2014 GSA Annual Meeting in Vancouver, British Columbia (19–22 October 2014)

Paper No. 278-1
Presentation Time: 8:00 AM


WILSON, Michael C., Department of Earth & Environmental Sciences, Douglas College, P.O. Box 2503, New Westminster, BC V3L 5B2, Canada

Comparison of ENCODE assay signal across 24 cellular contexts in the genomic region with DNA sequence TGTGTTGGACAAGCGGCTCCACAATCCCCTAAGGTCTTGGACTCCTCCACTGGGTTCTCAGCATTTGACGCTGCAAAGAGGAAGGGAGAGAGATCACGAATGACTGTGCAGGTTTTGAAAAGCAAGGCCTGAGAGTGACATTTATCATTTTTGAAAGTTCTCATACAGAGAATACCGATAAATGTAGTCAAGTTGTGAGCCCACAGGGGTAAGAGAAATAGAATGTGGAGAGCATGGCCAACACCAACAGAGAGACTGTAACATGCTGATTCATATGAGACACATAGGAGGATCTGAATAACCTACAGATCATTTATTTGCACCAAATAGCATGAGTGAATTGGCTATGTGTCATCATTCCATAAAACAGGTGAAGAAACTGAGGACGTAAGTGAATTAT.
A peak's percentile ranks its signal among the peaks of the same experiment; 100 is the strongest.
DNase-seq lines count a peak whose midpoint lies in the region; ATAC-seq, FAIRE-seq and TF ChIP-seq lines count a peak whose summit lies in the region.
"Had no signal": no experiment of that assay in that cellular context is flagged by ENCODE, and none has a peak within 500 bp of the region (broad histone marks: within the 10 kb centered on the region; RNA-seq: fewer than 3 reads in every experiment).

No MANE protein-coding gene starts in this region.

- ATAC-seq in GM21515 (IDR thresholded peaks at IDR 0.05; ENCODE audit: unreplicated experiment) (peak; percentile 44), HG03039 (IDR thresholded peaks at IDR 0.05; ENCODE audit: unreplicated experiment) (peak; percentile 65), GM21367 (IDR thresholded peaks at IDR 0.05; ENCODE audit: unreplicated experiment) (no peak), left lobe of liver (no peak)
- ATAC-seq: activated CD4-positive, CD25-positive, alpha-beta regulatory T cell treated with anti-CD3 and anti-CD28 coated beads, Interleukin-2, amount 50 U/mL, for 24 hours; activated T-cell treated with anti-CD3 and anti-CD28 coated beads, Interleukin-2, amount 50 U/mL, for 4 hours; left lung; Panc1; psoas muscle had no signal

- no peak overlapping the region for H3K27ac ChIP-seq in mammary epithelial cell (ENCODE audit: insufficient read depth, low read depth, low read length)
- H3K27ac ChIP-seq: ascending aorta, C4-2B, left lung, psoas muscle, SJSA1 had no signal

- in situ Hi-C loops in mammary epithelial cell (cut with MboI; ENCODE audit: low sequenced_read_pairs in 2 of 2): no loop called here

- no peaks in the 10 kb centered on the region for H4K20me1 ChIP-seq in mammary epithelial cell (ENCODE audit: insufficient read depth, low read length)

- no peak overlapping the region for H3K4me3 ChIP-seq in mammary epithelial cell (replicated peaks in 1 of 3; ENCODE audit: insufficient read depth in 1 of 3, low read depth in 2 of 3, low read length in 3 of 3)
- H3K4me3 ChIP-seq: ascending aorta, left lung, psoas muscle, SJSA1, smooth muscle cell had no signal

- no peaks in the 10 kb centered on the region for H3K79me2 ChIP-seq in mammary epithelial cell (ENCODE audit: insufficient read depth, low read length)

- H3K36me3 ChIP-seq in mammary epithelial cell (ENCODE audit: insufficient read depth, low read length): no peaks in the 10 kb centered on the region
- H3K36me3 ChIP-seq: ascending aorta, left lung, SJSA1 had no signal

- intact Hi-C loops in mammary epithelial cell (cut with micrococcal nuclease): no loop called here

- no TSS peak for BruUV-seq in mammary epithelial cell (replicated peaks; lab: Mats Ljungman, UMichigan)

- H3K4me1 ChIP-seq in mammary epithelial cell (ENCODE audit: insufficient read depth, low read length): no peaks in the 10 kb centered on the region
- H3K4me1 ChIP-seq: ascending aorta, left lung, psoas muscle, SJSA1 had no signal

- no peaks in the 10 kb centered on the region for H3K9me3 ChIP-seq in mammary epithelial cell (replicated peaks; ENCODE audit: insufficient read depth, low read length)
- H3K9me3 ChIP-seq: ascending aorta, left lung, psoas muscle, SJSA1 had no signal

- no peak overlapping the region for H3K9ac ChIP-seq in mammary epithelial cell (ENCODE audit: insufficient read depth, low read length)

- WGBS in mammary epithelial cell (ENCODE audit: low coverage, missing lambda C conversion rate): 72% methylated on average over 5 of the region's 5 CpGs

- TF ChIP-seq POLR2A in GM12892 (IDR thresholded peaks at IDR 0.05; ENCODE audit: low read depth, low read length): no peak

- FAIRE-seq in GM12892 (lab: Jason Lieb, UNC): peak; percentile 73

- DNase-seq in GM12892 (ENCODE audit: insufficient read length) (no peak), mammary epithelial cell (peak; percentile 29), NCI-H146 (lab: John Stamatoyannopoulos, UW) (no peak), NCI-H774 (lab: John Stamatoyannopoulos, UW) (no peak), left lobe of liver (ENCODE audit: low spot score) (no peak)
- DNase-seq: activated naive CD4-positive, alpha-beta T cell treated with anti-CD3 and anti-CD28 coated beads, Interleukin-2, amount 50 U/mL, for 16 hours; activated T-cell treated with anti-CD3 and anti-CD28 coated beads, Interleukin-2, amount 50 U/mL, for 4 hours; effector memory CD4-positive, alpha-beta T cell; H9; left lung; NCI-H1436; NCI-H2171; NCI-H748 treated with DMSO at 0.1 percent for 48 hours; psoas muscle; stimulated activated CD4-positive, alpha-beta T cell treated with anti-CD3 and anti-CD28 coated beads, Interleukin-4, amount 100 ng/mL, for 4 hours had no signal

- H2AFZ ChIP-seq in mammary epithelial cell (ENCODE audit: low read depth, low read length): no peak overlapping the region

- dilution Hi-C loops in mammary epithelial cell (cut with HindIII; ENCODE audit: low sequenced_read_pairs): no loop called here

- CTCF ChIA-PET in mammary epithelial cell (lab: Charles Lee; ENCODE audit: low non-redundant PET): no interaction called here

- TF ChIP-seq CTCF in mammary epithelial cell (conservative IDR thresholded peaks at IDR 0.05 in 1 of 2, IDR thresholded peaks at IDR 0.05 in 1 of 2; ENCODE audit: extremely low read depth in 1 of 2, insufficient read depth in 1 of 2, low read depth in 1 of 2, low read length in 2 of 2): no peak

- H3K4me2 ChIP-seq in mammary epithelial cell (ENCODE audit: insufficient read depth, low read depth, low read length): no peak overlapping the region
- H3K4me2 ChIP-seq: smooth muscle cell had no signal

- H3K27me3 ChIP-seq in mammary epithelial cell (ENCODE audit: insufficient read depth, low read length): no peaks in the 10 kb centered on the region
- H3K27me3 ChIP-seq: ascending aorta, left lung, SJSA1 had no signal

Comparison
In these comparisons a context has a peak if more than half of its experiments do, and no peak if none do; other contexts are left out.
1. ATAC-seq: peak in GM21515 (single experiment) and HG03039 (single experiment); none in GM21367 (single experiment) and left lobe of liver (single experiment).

In the past decade the global human population has become more than 50% urban, whereas in 1900 only 10% lived in urban settings. Geology grew as a hinterland science, benefiting greatly from the mapping and description of outcrops in areas of minimal human disturbance. Resource exploration and exploitation tended also to be away from urban centers. In urban settings geologists and geological engineers have made strong contributions in geotechnical areas and studies of geological hazards, but new opportunities are emerging. As urban populations become increasingly diverse, they are less likely to share history but they do share the environment, including geological sites that can contribute to a sense of place. In addition to the distinctive landforms that may be widely recognized, a surprising amount of geological information can remain intact in small areas of undisturbed deposits between buildings, under pavement, and in parks. Temporary excavations in urban areas can provide important information for finescale mapping of surficial and bedrock units and allow discovery of fossils and other datable materials, but might only be accessible for a few hours. Geotechnical information collected by consultants for clients may remain in confidential reports. Urban geological surveys are therefore a growing need, involving the cooperation of government and regulatory professional agencies, private consultants, educational institutions, and repositories for samples and data. Such agencies or task forces must have rapid-response capabilities to maximize value from temporary exposures. Scientific and interpretive importance should be considered as part of the process of designating important heritage sites in urban centers (as, indeed, elsewhere). The urban geological landscape of Metro Vancouver is briefly discussed in this light, including geoheritage sites with meanings for First Nations and non-indigenous populations, examples of geological hazards, resource exploitation conflicts, and research and educational opportunities. Urban geology is an area for which “citizen science” and “crowd-sourcing” should be viable strategies to help promote program continuity and public awareness.